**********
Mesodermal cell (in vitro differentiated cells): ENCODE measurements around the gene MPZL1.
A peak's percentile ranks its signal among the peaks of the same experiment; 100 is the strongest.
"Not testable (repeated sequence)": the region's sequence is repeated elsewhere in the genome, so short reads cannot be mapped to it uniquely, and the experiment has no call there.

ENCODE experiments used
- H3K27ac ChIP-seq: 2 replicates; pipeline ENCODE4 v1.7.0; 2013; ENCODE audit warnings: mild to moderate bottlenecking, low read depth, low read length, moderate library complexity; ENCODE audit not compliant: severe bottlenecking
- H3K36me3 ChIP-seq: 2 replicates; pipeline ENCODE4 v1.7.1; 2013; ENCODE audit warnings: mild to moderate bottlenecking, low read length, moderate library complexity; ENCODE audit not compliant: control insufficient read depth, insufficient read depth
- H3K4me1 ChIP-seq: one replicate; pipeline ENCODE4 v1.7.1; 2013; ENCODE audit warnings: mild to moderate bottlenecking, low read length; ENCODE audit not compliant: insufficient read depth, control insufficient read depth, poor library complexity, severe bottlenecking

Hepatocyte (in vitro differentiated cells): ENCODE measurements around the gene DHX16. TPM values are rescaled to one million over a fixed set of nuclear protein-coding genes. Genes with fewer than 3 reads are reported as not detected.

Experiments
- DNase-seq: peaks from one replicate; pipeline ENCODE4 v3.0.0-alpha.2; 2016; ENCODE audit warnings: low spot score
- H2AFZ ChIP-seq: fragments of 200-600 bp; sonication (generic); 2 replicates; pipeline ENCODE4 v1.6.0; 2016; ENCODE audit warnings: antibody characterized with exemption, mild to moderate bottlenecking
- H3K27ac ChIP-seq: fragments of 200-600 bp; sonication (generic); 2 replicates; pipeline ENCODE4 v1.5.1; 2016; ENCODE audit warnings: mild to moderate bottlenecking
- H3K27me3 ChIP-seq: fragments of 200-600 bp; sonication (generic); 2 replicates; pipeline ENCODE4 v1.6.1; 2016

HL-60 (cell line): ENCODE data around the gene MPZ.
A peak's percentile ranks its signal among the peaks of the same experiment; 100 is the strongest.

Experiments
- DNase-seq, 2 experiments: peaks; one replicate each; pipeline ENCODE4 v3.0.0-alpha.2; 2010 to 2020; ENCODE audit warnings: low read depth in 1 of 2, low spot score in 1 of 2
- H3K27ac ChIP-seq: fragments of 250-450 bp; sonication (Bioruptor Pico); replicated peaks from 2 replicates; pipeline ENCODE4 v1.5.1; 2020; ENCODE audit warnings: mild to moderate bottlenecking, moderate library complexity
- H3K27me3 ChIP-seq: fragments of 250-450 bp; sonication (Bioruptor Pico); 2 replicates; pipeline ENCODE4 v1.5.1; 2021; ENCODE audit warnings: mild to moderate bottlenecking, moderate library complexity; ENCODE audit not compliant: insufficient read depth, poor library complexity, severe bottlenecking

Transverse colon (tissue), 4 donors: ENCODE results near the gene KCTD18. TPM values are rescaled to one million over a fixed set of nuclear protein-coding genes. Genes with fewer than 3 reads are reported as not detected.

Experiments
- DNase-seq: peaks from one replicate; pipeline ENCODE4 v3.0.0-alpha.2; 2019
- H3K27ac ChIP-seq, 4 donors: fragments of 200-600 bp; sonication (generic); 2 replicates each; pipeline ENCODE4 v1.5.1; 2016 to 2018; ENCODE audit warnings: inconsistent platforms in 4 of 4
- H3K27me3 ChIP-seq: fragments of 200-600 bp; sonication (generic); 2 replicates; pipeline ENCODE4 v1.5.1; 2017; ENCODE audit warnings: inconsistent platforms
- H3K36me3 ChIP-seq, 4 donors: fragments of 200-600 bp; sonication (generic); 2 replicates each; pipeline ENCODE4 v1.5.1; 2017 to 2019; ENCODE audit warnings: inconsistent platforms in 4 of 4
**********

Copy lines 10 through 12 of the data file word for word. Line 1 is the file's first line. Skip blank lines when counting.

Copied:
- DNase-seq: peaks from one replicate; pipeline ENCODE4 v3.0.0-alpha.2; 2016; ENCODE audit warnings: low spot score
- H2AFZ ChIP-seq: fragments of 200-600 bp; sonication (generic); 2 replicates; pipeline ENCODE4 v1.6.0; 2016; ENCODE audit warnings: antibody characterized with exemption, mild to moderate bottlenecking
- H3K27ac ChIP-seq: fragments of 200-600 bp; sonication (generic); 2 replicates; pipeline ENCODE4 v1.5.1; 2016; ENCODE audit warnings: mild to moderate bottlenecking